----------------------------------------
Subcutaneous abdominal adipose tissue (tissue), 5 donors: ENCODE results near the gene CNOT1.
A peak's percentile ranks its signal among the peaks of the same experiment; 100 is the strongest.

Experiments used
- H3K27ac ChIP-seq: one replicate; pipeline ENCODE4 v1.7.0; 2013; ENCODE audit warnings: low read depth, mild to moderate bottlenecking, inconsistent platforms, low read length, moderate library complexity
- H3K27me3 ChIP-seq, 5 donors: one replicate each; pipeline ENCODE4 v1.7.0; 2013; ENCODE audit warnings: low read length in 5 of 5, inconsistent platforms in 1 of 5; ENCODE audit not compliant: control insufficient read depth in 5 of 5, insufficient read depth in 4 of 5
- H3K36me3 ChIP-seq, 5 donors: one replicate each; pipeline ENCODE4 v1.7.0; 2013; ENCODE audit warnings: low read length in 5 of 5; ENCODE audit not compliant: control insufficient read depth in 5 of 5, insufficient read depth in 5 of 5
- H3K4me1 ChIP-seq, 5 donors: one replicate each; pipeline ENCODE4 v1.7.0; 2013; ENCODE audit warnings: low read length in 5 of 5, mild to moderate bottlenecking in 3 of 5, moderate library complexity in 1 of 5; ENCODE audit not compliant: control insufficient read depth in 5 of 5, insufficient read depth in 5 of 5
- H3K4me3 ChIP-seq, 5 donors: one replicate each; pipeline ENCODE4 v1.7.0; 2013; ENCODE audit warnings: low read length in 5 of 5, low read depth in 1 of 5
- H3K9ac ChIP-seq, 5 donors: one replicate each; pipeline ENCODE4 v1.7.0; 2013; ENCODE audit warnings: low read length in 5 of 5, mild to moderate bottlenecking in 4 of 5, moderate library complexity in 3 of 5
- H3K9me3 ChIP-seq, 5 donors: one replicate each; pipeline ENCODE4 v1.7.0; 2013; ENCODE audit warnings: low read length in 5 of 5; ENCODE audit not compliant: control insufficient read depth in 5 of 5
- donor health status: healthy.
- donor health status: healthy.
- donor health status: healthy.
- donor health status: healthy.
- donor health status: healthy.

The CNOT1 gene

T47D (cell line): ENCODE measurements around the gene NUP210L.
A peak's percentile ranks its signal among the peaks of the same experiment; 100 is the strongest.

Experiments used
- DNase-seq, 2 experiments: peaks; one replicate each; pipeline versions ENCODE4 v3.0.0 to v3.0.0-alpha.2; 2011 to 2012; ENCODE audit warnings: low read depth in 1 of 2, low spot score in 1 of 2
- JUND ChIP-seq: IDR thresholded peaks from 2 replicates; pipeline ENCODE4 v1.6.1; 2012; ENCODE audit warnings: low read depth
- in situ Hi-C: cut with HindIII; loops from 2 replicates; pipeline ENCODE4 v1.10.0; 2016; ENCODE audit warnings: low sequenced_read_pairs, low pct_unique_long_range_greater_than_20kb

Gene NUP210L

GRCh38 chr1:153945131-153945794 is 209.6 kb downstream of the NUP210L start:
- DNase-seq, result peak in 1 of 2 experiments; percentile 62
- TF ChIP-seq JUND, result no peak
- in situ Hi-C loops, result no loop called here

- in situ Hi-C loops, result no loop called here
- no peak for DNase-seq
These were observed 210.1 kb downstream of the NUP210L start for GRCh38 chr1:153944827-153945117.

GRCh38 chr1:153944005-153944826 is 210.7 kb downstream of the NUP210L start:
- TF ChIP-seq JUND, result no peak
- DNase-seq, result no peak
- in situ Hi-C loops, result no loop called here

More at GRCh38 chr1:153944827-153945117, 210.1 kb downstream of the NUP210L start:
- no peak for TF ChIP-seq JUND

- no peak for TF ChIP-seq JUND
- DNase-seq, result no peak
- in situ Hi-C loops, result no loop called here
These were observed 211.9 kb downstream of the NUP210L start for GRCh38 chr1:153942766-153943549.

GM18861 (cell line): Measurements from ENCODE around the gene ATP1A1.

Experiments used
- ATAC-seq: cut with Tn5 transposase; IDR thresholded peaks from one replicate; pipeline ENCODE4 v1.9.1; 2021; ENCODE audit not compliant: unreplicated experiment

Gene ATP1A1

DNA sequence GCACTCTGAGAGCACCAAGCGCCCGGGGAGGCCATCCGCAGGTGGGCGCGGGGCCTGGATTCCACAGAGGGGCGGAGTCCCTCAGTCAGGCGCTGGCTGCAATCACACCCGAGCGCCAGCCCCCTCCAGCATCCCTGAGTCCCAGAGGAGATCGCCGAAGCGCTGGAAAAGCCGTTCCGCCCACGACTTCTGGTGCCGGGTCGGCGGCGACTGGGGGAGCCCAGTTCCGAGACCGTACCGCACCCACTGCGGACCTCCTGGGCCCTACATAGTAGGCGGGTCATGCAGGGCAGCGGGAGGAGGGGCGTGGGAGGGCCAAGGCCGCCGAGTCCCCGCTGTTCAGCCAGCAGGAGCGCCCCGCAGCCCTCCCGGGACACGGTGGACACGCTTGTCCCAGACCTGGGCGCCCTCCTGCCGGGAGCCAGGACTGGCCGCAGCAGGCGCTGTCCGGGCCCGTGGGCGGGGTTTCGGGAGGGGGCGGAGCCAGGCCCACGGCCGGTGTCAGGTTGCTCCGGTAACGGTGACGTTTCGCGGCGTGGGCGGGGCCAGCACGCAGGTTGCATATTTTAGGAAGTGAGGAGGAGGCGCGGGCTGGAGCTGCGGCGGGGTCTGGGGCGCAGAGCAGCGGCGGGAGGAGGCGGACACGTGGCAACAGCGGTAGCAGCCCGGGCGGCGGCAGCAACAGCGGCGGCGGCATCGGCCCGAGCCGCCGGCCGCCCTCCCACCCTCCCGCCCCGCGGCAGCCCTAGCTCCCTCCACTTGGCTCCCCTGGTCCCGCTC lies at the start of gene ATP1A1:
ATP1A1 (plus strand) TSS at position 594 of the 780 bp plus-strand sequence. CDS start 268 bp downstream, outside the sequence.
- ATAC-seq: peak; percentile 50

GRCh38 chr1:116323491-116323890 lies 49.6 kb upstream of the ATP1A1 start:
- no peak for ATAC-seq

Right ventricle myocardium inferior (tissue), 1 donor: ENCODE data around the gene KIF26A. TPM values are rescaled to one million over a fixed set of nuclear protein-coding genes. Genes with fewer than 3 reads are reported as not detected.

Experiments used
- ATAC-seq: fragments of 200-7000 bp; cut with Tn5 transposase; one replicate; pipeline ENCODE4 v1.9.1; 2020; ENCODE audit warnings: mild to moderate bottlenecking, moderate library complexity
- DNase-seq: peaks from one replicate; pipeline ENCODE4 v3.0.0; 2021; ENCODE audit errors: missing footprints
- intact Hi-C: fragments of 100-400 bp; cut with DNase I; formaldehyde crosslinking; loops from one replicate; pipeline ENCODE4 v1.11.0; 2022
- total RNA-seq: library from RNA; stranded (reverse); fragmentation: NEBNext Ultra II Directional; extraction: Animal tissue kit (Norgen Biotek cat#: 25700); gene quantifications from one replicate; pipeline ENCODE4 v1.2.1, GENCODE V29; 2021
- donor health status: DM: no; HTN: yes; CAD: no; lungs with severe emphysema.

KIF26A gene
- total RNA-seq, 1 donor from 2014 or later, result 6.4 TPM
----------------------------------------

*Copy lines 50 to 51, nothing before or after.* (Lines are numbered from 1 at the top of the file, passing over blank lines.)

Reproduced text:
Right ventricle myocardium inferior (tissue), 1 donor: ENCODE data around the gene KIF26A. TPM values are rescaled to one million over a fixed set of nuclear protein-coding genes. Genes with fewer than 3 reads are reported as not detected.

Experiments used